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Closed businesses on the minds of lawmakers as they eye the state's recovery

Proposals are pushing forward in the state that could open some businesses with stipulations

Proposals are pushing forward in Pennsylvania aimed at tackling the state's recovery and to standardize how decisions are being made that effect the closure of businesses.

The House passed Senate Bill 327 that tackles the COVID-19 crisis in a three-pronged approach

- A Cost and Recovery Task Force that is aimed at tracking and managing the crisis while developing long-term recovery plans

"It's an inner branch commission that would manage the state through this process," said Republican House Majority Leader Rep. Bryan Cutler. He added, "it would allow a forum to get people back to work and allow a response and plan accordingly."

- A debt cost reduction review for state agencies responsible for any level of borrowing to examine existing debts and determine if refinancing with current interest rates would be in the best interest of taxpayers

- Require the Governor to provide the General Assembly with written and official notice if the administration changes, suspends, or waives existing state law in response to the pandemic

"The third component simply is notice of any time when the Governor would suspend a law or regulation very similar to how it is conveyed to us when bills are either signed or vetoed," said Rep. Cutler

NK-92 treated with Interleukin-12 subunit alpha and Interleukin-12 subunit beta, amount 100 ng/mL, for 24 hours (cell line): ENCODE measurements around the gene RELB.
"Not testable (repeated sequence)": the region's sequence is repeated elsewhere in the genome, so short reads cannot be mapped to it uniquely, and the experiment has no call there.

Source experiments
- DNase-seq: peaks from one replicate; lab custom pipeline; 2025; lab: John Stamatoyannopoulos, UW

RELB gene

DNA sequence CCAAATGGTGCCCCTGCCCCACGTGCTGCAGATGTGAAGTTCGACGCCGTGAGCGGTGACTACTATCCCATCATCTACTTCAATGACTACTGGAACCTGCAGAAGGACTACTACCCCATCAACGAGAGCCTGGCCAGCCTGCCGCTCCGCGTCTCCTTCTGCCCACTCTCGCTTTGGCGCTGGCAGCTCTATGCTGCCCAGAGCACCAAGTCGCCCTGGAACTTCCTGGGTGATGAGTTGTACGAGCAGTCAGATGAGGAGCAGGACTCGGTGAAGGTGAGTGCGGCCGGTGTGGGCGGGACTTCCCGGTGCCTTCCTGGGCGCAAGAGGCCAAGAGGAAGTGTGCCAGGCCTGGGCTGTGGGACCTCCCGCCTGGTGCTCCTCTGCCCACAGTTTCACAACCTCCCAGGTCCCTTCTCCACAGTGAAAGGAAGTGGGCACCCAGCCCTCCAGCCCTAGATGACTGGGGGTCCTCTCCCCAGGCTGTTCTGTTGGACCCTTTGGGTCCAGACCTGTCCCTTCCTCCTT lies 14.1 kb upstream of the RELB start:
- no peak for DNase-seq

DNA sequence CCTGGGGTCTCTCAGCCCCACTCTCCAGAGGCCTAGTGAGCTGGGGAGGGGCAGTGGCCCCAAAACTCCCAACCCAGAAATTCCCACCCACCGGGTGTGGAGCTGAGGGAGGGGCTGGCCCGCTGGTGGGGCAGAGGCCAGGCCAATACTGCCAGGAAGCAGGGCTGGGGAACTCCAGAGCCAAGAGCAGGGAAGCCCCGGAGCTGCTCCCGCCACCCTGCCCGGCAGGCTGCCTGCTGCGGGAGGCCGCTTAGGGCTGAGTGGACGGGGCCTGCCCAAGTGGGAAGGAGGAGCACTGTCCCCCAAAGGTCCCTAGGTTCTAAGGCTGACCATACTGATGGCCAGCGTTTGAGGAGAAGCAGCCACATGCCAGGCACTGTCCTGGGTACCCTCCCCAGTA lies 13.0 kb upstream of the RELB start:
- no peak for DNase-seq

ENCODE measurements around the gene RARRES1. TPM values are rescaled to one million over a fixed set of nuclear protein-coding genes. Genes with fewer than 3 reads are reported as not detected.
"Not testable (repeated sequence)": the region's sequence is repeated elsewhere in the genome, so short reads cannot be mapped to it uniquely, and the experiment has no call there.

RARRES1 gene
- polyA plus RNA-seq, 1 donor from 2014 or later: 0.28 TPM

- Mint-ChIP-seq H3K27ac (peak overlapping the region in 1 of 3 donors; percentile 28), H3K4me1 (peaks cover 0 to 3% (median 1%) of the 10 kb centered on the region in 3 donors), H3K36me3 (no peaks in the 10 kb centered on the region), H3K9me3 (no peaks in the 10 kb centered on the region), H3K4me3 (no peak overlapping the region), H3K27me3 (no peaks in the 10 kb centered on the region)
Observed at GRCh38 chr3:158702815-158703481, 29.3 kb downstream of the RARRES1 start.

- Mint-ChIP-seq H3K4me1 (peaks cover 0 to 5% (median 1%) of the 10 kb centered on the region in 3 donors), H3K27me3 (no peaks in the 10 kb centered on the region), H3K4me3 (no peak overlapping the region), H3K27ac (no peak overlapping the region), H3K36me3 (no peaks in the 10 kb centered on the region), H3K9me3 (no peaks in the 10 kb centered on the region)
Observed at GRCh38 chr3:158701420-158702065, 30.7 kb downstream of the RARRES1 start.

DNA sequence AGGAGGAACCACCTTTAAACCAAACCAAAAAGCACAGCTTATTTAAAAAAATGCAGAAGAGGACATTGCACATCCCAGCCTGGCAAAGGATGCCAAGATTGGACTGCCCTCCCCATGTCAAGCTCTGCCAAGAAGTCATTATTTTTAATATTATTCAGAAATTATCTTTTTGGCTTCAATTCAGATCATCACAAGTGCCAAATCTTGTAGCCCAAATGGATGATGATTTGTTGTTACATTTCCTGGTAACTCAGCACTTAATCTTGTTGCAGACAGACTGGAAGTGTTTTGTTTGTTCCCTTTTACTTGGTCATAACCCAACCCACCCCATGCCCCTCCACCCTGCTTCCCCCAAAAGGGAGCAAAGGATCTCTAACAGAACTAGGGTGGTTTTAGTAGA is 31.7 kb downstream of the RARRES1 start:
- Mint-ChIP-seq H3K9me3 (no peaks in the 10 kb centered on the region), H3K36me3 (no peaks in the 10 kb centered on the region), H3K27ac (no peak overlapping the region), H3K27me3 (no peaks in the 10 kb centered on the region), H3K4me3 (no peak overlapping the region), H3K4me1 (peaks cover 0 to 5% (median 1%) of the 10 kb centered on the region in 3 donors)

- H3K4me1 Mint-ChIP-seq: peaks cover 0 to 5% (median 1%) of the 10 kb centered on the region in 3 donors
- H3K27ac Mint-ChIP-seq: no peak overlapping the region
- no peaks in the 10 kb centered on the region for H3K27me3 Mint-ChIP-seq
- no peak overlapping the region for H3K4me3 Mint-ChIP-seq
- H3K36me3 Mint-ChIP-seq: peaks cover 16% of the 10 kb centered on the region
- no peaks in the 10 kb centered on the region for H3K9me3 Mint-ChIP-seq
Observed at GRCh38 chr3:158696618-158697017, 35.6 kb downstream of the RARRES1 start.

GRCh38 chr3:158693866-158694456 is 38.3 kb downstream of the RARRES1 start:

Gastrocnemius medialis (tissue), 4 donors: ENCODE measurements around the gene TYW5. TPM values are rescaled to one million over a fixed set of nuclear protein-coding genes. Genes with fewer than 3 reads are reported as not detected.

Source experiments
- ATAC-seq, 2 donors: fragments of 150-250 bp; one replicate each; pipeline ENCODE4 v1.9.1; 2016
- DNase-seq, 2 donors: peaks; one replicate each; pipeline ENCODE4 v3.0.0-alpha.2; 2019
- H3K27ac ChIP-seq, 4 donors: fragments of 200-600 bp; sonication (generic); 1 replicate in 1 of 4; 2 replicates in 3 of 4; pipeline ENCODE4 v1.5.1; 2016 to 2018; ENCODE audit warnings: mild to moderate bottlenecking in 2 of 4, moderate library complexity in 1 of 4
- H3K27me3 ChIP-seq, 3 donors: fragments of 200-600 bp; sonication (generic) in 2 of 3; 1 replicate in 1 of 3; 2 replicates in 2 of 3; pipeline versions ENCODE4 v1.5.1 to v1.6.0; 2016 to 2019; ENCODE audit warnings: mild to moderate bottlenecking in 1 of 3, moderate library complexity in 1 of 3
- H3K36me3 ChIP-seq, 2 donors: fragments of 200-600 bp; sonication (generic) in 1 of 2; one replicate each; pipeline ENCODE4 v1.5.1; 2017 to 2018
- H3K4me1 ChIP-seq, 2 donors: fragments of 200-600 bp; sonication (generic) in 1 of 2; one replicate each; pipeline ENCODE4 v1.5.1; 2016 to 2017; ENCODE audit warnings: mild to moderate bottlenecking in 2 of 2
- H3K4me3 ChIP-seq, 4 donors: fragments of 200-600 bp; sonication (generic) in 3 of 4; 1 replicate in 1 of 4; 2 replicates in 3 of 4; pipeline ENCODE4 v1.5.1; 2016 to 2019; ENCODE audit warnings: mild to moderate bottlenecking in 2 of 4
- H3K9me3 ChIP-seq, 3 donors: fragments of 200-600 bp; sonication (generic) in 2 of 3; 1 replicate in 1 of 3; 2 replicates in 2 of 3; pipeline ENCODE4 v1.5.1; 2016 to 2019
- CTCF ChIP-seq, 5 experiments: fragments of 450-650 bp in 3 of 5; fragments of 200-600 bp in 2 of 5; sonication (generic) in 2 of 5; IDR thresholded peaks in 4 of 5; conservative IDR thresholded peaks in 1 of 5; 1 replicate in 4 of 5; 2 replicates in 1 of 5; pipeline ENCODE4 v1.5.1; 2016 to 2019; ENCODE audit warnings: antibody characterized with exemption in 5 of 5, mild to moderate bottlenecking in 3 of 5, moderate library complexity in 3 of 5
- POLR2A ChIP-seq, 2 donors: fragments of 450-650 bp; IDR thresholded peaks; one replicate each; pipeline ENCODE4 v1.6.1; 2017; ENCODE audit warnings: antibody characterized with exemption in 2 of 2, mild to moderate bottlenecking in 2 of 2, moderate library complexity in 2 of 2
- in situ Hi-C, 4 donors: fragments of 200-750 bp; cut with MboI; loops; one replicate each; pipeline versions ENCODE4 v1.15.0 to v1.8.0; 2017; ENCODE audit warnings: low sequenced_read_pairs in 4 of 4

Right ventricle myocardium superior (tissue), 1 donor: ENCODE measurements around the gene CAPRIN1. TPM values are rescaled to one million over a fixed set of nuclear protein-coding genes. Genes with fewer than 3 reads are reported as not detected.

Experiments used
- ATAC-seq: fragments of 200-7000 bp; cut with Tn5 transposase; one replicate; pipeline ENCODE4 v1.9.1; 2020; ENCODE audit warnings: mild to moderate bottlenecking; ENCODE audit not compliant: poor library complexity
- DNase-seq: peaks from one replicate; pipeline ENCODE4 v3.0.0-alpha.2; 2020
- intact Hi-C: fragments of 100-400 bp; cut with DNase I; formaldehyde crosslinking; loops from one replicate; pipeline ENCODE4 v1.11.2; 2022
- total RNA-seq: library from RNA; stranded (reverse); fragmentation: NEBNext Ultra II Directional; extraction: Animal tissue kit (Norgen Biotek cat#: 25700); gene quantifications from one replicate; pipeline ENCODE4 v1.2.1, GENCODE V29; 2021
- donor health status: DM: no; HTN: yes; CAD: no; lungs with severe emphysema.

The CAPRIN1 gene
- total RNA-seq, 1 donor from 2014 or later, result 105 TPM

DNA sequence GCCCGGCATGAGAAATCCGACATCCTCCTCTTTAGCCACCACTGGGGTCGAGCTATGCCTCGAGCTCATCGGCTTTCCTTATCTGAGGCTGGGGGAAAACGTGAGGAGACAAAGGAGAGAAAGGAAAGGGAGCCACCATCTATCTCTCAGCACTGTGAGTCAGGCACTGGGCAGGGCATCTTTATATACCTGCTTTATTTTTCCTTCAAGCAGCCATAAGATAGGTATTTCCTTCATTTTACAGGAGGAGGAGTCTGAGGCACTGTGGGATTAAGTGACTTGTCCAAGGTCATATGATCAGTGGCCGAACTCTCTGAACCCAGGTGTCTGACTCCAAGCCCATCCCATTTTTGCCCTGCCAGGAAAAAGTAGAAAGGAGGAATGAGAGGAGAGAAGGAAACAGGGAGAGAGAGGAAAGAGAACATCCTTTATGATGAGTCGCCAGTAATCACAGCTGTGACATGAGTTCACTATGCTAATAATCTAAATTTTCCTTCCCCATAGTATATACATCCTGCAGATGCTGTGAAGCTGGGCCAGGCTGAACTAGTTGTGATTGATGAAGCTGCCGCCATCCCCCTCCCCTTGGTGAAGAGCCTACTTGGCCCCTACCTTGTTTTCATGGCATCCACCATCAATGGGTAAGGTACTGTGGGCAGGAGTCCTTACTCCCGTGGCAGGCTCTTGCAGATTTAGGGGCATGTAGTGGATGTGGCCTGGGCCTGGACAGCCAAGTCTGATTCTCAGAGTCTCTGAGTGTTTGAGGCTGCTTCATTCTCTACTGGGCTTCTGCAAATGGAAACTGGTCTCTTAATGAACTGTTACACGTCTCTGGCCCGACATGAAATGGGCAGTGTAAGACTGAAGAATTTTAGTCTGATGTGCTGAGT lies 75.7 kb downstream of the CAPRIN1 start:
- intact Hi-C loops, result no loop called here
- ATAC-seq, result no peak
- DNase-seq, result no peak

The bill comes as lawmakers also move forward on a bill that could open up the possibility of more businesses re-opening that have been deemed 'non-life-sustaining' during the COVID-19 crisis as long as those businesses follow CDC guidelines. 

The bill would also set standards for businesses that are open in the state to comply with the US Cybersecurity and Infrastructure Security Agency advisory memorandum.

Rep. Cutler said using federal guidelines would help standardize the process of deciding what businesses are open instead of relying on individual waivers. 

"I think that's really the frustration because since people don't know which businesses were approved and which ones were not and they may see a competitor operate while they themselves may have been denied or unclear in the response that they received," said Rep. Cutler.

But, House Bill 613 is opposed by Pennsylvania's Secretary of Health who wrote this letter to the PA General Assembly, who wrote in part "encouraging increased social movement of Pennsylvanians at this time by reopening a significant amount of businesses would be reckless and irresponsible."

Rep. Matthew Bradford, (D) Montgomery, also voiced his concern to lawmakers Tuesday. 

"While we need to get folks back to work and we need to give businesses some clarity. We also don't want to give them false hope or a false deadline," said Rep. Bradford. 

He added, "I think wholesale reopening businesses at this time against the advice of our public health officials is simply irresponsible." 

Rep. Bradford also emphasized he would like to see bipartisanship take center stage during the COVID-19 crisis.

"We need to work together, democrats and republicans, right now. What we don't need is a highly publicized process where we open the doors to businesses prematurely and frankly before we have the support of public health officials," he said.